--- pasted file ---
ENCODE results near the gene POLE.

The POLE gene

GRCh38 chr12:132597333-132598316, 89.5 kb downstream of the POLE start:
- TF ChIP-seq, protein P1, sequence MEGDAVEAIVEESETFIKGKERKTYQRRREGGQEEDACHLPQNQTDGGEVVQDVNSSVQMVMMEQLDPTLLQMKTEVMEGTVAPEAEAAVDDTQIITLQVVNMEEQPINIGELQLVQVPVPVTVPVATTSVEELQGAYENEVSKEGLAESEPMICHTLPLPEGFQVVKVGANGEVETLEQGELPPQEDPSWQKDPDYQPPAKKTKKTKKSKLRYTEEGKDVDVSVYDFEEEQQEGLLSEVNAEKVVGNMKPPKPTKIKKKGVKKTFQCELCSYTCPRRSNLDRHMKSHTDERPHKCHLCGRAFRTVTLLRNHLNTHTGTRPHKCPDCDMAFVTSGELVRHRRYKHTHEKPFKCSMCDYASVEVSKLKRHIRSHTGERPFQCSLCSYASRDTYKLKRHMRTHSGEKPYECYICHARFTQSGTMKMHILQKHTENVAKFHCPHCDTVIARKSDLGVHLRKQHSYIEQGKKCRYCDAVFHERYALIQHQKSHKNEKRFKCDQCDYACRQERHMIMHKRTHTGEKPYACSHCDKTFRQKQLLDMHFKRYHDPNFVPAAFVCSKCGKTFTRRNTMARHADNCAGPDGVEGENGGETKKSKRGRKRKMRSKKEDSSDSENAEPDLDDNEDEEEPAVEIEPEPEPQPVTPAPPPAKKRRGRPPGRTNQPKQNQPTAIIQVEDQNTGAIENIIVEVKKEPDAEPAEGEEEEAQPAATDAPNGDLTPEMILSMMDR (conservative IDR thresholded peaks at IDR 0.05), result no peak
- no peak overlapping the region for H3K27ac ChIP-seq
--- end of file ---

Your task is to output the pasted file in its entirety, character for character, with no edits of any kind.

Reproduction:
ENCODE results near the gene POLE.

The POLE gene

GRCh38 chr12:132597333-132598316, 89.5 kb downstream of the POLE start:
- TF ChIP-seq, protein P1, sequence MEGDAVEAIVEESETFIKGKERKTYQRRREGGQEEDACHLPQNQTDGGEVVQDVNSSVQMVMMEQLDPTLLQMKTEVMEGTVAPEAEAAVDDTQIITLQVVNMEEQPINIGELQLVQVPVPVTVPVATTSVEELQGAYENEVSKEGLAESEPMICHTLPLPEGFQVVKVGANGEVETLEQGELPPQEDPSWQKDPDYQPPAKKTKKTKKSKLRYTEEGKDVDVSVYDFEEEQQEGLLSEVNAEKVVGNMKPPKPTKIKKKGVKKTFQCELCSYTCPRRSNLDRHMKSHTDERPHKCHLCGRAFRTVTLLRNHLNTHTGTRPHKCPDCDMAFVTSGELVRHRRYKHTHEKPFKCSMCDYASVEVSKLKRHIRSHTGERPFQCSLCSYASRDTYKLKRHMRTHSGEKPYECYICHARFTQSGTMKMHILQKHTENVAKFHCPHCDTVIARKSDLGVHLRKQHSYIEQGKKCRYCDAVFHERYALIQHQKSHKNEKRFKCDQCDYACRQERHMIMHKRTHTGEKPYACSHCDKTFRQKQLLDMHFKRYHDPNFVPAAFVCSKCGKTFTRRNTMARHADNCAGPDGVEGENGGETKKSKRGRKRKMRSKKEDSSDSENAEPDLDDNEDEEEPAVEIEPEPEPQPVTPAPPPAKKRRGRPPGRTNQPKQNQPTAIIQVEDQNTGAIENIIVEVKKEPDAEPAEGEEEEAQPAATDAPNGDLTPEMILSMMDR (conservative IDR thresholded peaks at IDR 0.05), result no peak
- no peak overlapping the region for H3K27ac ChIP-seq